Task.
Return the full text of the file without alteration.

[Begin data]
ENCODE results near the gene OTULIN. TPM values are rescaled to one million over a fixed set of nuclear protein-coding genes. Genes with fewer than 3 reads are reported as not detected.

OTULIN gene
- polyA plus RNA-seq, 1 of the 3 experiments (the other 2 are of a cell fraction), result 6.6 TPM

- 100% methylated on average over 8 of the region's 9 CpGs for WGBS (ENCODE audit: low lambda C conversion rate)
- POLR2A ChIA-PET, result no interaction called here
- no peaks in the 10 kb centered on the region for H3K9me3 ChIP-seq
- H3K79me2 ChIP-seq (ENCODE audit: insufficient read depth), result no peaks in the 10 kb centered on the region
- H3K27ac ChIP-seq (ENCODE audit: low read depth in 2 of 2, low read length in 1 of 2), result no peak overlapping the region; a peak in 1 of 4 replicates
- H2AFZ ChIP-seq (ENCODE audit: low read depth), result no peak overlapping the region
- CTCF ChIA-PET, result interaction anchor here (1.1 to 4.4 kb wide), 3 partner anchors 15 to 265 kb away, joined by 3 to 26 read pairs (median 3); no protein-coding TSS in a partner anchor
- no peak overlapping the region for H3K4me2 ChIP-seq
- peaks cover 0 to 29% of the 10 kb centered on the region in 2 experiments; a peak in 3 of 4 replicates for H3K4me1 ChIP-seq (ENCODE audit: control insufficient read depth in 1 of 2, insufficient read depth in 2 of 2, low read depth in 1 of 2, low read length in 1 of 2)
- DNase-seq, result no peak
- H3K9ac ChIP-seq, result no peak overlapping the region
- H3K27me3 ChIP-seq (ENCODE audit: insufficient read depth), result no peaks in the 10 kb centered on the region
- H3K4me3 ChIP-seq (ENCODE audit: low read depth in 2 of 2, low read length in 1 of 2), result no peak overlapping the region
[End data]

ENCODE results near the gene OTULIN. TPM values are rescaled to one million over a fixed set of nuclear protein-coding genes. Genes with fewer than 3 reads are reported as not detected.

OTULIN gene
- polyA plus RNA-seq, 1 of the 3 experiments (the other 2 are of a cell fraction), result 6.6 TPM

- 100% methylated on average over 8 of the region's 9 CpGs for WGBS (ENCODE audit: low lambda C conversion rate)
- POLR2A ChIA-PET, result no interaction called here
- no peaks in the 10 kb centered on the region for H3K9me3 ChIP-seq
- H3K79me2 ChIP-seq (ENCODE audit: insufficient read depth), result no peaks in the 10 kb centered on the region
- H3K27ac ChIP-seq (ENCODE audit: low read depth in 2 of 2, low read length in 1 of 2), result no peak overlapping the region; a peak in 1 of 4 replicates
- H2AFZ ChIP-seq (ENCODE audit: low read depth), result no peak overlapping the region
- CTCF ChIA-PET, result interaction anchor here (1.1 to 4.4 kb wide), 3 partner anchors 15 to 265 kb away, joined by 3 to 26 read pairs (median 3); no protein-coding TSS in a partner anchor
- no peak overlapping the region for H3K4me2 ChIP-seq
- peaks cover 0 to 29% of the 10 kb centered on the region in 2 experiments; a peak in 3 of 4 replicates for H3K4me1 ChIP-seq (ENCODE audit: control insufficient read depth in 1 of 2, insufficient read depth in 2 of 2, low read depth in 1 of 2, low read length in 1 of 2)
- DNase-seq, result no peak
- H3K9ac ChIP-seq, result no peak overlapping the region
- H3K27me3 ChIP-seq (ENCODE audit: insufficient read depth), result no peaks in the 10 kb centered on the region
- H3K4me3 ChIP-seq (ENCODE audit: low read depth in 2 of 2, low read length in 1 of 2), result no peak overlapping the region